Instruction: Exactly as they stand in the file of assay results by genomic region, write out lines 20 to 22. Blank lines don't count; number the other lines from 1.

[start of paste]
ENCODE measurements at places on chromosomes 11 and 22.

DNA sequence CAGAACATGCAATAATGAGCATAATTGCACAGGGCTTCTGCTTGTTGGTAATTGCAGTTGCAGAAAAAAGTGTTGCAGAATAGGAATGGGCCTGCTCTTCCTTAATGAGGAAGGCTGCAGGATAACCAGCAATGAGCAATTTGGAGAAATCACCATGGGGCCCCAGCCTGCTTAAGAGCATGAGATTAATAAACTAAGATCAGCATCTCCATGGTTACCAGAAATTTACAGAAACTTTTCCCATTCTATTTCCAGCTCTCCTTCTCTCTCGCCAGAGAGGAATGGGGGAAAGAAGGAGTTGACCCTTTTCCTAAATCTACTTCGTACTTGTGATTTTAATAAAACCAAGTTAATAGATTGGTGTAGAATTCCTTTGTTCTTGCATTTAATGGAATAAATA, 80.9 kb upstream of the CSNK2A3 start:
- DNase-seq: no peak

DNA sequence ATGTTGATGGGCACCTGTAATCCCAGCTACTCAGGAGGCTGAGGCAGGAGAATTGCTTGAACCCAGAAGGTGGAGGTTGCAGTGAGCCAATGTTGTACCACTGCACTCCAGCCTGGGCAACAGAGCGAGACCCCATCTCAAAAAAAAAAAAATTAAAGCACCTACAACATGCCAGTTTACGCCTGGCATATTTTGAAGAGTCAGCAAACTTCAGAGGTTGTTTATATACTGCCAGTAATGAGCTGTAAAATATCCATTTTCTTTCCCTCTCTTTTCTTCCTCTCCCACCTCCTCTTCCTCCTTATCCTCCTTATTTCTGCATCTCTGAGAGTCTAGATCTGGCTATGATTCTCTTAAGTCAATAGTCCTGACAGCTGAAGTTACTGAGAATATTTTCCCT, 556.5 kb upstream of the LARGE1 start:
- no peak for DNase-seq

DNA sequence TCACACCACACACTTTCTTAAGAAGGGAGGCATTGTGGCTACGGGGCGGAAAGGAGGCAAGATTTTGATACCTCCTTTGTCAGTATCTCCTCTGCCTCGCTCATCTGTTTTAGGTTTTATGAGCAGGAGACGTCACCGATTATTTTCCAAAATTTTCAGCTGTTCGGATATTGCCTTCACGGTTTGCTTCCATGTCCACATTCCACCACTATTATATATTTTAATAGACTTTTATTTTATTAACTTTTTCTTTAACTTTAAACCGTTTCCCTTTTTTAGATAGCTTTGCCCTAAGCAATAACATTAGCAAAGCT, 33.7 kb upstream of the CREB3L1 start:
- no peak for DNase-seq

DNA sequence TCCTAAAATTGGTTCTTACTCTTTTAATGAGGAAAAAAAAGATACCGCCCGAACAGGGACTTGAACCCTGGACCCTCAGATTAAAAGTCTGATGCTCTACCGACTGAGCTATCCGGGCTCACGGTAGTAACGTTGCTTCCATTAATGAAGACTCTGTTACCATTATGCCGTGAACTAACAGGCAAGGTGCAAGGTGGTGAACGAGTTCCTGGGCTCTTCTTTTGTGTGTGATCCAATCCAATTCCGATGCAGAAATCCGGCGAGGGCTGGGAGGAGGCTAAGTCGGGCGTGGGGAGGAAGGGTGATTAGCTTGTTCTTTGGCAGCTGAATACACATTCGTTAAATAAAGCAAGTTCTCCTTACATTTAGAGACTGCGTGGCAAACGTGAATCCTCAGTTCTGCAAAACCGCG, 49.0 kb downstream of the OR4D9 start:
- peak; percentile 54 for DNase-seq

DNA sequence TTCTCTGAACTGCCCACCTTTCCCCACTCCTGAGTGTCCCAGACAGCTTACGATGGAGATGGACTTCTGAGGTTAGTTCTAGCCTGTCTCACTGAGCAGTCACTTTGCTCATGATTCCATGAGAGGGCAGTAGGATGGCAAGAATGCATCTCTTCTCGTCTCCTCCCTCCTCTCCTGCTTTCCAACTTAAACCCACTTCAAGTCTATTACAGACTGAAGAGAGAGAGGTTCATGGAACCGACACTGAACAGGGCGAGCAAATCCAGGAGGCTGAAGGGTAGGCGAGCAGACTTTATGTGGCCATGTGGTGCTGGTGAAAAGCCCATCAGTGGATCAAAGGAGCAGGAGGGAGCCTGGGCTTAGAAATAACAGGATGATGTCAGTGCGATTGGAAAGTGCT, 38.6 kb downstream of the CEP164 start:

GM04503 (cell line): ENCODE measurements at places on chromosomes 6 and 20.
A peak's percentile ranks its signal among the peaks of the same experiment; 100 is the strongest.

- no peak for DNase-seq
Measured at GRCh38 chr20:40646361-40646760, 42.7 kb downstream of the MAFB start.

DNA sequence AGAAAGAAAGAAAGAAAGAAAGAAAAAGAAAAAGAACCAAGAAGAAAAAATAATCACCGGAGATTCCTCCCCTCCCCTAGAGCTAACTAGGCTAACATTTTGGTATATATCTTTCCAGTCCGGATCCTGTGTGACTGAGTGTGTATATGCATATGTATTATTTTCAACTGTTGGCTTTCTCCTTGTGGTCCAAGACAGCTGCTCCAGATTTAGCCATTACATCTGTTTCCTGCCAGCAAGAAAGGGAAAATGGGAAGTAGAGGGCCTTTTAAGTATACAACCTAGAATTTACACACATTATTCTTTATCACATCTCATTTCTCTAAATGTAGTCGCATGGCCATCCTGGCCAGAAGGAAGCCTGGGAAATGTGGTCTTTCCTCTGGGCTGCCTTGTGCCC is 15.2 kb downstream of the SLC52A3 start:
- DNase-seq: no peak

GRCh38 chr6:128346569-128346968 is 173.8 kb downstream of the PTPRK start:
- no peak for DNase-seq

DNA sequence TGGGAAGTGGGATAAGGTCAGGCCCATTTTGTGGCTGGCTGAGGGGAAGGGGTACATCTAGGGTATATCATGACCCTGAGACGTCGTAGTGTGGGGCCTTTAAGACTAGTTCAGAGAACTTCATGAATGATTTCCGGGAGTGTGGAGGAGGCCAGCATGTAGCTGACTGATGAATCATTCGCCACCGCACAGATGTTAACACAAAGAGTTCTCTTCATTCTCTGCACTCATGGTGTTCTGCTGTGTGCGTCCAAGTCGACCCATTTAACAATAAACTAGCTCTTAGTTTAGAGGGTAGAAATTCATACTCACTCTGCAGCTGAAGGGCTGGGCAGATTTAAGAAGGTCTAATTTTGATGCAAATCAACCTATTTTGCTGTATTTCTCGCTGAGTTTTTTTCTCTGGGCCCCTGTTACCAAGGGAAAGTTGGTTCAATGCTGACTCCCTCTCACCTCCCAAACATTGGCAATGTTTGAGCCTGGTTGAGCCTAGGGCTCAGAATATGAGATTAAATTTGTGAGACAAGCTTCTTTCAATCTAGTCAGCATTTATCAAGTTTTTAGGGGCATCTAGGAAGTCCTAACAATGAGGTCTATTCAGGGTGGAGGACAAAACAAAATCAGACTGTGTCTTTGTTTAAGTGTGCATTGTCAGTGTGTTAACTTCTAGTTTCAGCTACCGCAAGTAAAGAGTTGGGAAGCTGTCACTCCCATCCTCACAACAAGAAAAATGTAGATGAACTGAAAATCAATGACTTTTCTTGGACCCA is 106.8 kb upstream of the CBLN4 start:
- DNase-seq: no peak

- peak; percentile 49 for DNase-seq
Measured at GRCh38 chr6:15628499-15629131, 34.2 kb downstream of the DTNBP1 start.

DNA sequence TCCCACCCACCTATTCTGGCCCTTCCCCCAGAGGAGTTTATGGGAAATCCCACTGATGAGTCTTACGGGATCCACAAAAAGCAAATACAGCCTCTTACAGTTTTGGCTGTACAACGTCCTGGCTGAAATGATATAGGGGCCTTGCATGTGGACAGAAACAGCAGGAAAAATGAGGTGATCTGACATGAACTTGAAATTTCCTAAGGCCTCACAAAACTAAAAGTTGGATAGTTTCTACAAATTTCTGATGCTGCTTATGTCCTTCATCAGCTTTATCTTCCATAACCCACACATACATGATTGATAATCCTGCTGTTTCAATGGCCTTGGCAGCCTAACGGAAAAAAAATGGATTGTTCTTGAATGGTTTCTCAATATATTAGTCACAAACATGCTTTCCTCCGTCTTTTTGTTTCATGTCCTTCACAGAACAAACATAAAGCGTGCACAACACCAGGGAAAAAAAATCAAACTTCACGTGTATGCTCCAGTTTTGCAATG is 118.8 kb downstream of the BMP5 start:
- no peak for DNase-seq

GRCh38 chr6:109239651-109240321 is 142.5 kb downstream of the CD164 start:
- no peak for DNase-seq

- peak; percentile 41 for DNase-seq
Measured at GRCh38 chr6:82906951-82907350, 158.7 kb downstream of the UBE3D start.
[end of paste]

- DNase-seq: no peak

- peak; percentile 49 for DNase-seq
Measured at GRCh38 chr6:15628499-15629131, 34.2 kb downstream of the DTNBP1 start.